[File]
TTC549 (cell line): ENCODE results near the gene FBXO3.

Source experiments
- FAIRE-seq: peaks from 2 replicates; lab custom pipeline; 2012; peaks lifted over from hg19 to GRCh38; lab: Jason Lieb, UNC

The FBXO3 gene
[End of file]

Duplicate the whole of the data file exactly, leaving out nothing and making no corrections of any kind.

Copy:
TTC549 (cell line): ENCODE results near the gene FBXO3.

Source experiments
- FAIRE-seq: peaks from 2 replicates; lab custom pipeline; 2012; peaks lifted over from hg19 to GRCh38; lab: Jason Lieb, UNC

The FBXO3 gene